Editors note: Many thanks to Kelly for her insightful article about recent ethnic produce marketing efforts in the DC area. Kelly was contracted as a marketing consultant and project outreach coordinator under the auspices of a 2003 SARE grant project directed by Jason Murray, VCE agent in Loudon County.
The immigration boom of the 1990's has changed the landscape of Washington DC and its surrounding suburbs. According to 2000 census figures, more than one in four Arlington residents is originally from another country. In Arlington County, roughly half of the immigrants are from Latin America, but newcomers have arrived from far and wide with other large groups coming from India, Vietnam, Ethiopia, Mexico, Philippines, and Pakistan. The growing diversity in Arlington has brought with it many new influences, including food from other cultures. Recognizing this as an opportunity, the Extension offices in Loudoun and Arlington received a grant from the federal Sustainable Agriculture Research and Education Program (SARE) to explore the demand for ethnic foods and the potential to develop a niche market for local farmers.
More specifically, the grant provided funds for the extension offices to team up with three area farms (Redbud, Red Rake, and Wheatland) to gather production data of various ethnic crops and to hire an outreach coordinator to promote the specialty produce at two Arlington Farmers' Markets.
Market-goers were introduced to a variety of ethnic produce, and while some were more familiar to customers than others, general observations indicated a lack of knowledge about most of the offerings. The crops selected, included:
• Tomatillos, often used in salsas;
• Amaranth greens, widely grown in West Africa;
• Daikons, giant white radishes used in Indian and Japanese dishes;
• Okra, used to thicken soups and stews or in stir fries;
• Epazote [eh-paw-ZOH-teh], an herb which is commonly used in black bean dishes to help reduce gas; and
• Other herbs, such as Cilantro, Thai Basil, and Lemongrass
Over the course of this year's growing season, a variety of marketing strategies were employed to raise awareness and make products more approachable to a wider audience of customers. One of the first steps taken was the creation of a logo to give the project a brand identity. A new website was also launched so that curious customers could learn more about the produce featured at the markets. The "World Produce" site includes photographs, tips on storage, recipes, and information about the taste and nutritional value of different herbs and vegetables. Other powerful tools that encouraged customers to try new foods were coupons, media coverage, and cooking demos.
In August, a market survey was conducted at the Arlington Courthouse farmers' market (which serves an upper income community) and the Columbia Pike market (which is located in an ethnically diverse community). One of the survey questions asked customers to indicate how frequently they purchase ethnic produce from the farmers' market. The majority of the customers from the Courthouse market responded that they buy ethnic produce only occasionally, and that they are most likely to buy Asian herbs, Mexican herbs, Middle Eastern squash, and hot peppers. Whereas nearly half of the responses from customers at the Columbia Pike market indicated that they buy ethnic produce regularly and are most likely to buy Asian herbs, Mexican herbs, okra, and hot peppers.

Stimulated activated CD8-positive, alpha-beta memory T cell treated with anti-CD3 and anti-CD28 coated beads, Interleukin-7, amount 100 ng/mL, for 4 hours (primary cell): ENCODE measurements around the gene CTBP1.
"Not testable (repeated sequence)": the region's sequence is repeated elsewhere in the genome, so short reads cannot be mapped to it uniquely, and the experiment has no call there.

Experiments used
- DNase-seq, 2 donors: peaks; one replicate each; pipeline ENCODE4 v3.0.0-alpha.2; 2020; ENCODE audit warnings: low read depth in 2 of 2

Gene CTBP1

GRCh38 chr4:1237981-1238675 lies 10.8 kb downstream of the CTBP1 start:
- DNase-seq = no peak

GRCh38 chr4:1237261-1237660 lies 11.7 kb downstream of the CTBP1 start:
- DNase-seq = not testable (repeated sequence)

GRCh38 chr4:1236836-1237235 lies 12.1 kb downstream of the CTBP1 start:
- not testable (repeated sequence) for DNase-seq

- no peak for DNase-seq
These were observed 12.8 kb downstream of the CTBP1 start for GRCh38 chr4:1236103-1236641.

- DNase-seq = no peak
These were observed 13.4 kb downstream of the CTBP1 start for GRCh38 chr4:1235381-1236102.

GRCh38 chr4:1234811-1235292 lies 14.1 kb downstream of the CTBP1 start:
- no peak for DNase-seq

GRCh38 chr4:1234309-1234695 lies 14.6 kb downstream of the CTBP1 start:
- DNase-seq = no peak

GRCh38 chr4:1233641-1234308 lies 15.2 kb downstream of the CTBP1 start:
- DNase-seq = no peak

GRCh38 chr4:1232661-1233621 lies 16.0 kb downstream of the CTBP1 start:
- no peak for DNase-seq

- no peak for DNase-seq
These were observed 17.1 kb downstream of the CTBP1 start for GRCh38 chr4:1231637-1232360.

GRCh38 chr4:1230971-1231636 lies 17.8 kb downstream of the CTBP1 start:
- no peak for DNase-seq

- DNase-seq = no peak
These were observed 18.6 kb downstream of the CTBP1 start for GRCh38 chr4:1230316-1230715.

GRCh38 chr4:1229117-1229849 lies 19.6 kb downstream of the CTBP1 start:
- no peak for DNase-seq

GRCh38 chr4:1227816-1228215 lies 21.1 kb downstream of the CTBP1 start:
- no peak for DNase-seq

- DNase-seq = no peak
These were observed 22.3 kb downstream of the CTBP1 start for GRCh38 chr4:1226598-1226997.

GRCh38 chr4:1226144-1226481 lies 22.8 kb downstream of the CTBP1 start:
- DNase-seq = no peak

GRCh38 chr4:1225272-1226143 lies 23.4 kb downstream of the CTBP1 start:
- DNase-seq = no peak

Gradually, this project has begun to generate visibility in the community and at the markets, but more work will be needed to fully establish and sustain a customer-base for ethnic produce. In the end, surveys and observations from the project participants have demonstrated there is sufficient customer interest to warrant efforts to further develop this niche market.
For more information about this project or to obtain a copy of the final report, contact Kelly Luck at or 703-242-2195. You can also visit the World Produce website at: www.arlingtonfarmersmarket.com/worldproduce/.
More details will follow from the grant's crop production coordinator Jason Murray once the harvest season concludes. Some popular items that appear to be quite successful include Asian Cucumbers such as "Orient Express", Lebanese Zucchini, and Asian Purple Eggplant amongst many others with varying degrees of potential.
As an additional education initiative, the SARE grant funded a full day motor coach tour of specialty crops and marketing venues including: the Specialty/Ethnic vegetable research plots at the Southern Maryland Research Station, High tunnel and specialty crops production at Davon Crest Farms in Hurlock Maryland, and a tour of the Cheltenham Auction in Southern Maryland. In addition to the 31 participants in the bus trip, 35 farmers attended a twilight tour of Wheatland Vegetable Farms hosted by project collaborators Chip and Susan Planck, to learn about specialty and sustainable crop production.
Originally printed in Virginia Vegetable, Small Fruit and Specialty Crops – September-October 2003.
Virginia Cooperative Extension materials are available for public use, reprint, or citation without further permission, provided the use includes credit to the author and to Virginia Cooperative Extension, Virginia Tech, and Virginia State University.
Issued in furtherance of Cooperative Extension work, Virginia Polytechnic Institute and State University, Virginia State University, and the U.S. Department of Agriculture cooperating. Edwin J. Jones, Director, Virginia Cooperative Extension, Virginia Tech, Blacksburg; M. Ray McKinnie, Administrator, 1890 Extension Program, Virginia State University, Petersburg.
July 27, 2009